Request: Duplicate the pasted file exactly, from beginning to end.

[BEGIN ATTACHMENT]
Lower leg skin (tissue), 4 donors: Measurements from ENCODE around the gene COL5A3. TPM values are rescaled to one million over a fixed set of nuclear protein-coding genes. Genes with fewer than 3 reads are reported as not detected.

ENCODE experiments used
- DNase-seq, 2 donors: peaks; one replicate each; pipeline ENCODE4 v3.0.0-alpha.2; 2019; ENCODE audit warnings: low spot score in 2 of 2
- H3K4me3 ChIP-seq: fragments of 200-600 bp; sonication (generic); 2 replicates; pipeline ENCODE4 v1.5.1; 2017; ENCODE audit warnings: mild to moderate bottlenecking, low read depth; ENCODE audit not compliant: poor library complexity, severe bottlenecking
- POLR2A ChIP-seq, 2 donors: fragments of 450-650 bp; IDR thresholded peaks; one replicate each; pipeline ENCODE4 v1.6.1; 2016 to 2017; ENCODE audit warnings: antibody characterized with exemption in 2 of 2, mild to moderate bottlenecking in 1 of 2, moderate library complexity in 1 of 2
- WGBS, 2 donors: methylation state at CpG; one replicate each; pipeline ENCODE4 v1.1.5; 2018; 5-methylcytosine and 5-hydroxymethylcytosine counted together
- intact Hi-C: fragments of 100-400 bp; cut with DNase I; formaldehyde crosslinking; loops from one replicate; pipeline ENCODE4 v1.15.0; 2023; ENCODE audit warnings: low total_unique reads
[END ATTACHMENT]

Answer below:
Lower leg skin (tissue), 4 donors: Measurements from ENCODE around the gene COL5A3. TPM values are rescaled to one million over a fixed set of nuclear protein-coding genes. Genes with fewer than 3 reads are reported as not detected.

ENCODE experiments used
- DNase-seq, 2 donors: peaks; one replicate each; pipeline ENCODE4 v3.0.0-alpha.2; 2019; ENCODE audit warnings: low spot score in 2 of 2
- H3K4me3 ChIP-seq: fragments of 200-600 bp; sonication (generic); 2 replicates; pipeline ENCODE4 v1.5.1; 2017; ENCODE audit warnings: mild to moderate bottlenecking, low read depth; ENCODE audit not compliant: poor library complexity, severe bottlenecking
- POLR2A ChIP-seq, 2 donors: fragments of 450-650 bp; IDR thresholded peaks; one replicate each; pipeline ENCODE4 v1.6.1; 2016 to 2017; ENCODE audit warnings: antibody characterized with exemption in 2 of 2, mild to moderate bottlenecking in 1 of 2, moderate library complexity in 1 of 2
- WGBS, 2 donors: methylation state at CpG; one replicate each; pipeline ENCODE4 v1.1.5; 2018; 5-methylcytosine and 5-hydroxymethylcytosine counted together
- intact Hi-C: fragments of 100-400 bp; cut with DNase I; formaldehyde crosslinking; loops from one replicate; pipeline ENCODE4 v1.15.0; 2023; ENCODE audit warnings: low total_unique reads